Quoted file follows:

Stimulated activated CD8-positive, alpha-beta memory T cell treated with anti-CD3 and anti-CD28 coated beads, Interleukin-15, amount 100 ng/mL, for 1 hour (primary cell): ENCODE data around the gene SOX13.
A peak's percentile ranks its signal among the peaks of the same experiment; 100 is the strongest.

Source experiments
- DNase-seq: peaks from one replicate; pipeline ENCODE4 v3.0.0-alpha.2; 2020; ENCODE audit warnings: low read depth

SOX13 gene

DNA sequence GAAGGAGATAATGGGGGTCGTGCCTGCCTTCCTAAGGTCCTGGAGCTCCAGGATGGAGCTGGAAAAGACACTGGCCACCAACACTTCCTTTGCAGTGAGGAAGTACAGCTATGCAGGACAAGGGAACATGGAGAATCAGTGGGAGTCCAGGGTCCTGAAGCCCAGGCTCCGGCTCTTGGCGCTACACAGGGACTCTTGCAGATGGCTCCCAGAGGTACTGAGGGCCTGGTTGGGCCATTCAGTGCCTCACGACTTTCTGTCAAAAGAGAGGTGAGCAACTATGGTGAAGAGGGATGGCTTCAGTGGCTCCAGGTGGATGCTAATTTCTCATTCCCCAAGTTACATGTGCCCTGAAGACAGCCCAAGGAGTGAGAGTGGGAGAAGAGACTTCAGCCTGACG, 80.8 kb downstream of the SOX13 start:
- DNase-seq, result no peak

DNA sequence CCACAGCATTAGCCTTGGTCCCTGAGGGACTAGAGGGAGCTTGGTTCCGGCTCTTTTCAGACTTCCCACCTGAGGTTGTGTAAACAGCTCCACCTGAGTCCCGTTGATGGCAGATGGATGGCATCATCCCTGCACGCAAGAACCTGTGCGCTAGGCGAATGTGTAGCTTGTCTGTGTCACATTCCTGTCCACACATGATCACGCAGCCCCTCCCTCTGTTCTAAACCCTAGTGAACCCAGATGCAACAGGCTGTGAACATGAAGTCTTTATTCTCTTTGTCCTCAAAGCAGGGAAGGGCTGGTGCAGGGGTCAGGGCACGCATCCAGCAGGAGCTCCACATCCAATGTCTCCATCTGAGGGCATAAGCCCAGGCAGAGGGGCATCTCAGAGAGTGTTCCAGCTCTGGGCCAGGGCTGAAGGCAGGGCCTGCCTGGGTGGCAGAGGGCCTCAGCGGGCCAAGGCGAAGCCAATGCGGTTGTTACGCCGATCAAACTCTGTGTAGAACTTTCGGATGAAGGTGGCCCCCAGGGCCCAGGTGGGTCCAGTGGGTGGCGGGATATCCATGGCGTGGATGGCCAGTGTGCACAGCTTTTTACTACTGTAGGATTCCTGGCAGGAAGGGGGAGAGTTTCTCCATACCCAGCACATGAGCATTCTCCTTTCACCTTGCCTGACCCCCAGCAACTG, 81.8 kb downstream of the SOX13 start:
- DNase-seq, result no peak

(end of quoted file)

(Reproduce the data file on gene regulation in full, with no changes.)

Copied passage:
Stimulated activated CD8-positive, alpha-beta memory T cell treated with anti-CD3 and anti-CD28 coated beads, Interleukin-15, amount 100 ng/mL, for 1 hour (primary cell): ENCODE data around the gene SOX13.
A peak's percentile ranks its signal among the peaks of the same experiment; 100 is the strongest.

Source experiments
- DNase-seq: peaks from one replicate; pipeline ENCODE4 v3.0.0-alpha.2; 2020; ENCODE audit warnings: low read depth

SOX13 gene

DNA sequence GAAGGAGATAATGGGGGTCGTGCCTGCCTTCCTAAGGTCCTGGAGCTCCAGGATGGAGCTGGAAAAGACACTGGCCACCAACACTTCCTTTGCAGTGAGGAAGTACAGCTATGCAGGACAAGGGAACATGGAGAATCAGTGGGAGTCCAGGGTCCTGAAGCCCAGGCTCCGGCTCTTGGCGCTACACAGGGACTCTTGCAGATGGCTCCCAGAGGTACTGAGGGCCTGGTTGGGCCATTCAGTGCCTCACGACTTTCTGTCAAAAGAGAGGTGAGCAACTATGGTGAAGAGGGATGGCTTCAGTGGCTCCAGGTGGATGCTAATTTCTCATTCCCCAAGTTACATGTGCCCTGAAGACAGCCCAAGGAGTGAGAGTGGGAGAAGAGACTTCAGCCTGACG, 80.8 kb downstream of the SOX13 start:
- DNase-seq, result no peak

DNA sequence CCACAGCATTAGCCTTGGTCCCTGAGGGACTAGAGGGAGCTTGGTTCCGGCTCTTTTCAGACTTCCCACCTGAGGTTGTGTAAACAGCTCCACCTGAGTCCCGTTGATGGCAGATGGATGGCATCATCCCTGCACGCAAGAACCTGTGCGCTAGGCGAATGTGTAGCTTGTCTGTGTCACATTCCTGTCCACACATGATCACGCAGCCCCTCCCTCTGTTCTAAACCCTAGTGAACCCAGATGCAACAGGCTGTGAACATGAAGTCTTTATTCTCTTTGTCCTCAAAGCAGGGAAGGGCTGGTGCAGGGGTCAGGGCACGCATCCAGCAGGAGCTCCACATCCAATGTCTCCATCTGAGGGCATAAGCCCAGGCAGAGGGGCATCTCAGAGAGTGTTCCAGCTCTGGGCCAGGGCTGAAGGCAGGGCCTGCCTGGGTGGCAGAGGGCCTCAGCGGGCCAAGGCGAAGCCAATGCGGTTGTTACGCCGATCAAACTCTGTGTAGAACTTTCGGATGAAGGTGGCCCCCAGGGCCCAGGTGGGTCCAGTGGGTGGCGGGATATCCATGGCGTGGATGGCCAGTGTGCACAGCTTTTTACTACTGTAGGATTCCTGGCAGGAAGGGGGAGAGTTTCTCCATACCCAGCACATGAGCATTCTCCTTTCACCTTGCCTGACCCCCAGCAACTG, 81.8 kb downstream of the SOX13 start:
- DNase-seq, result no peak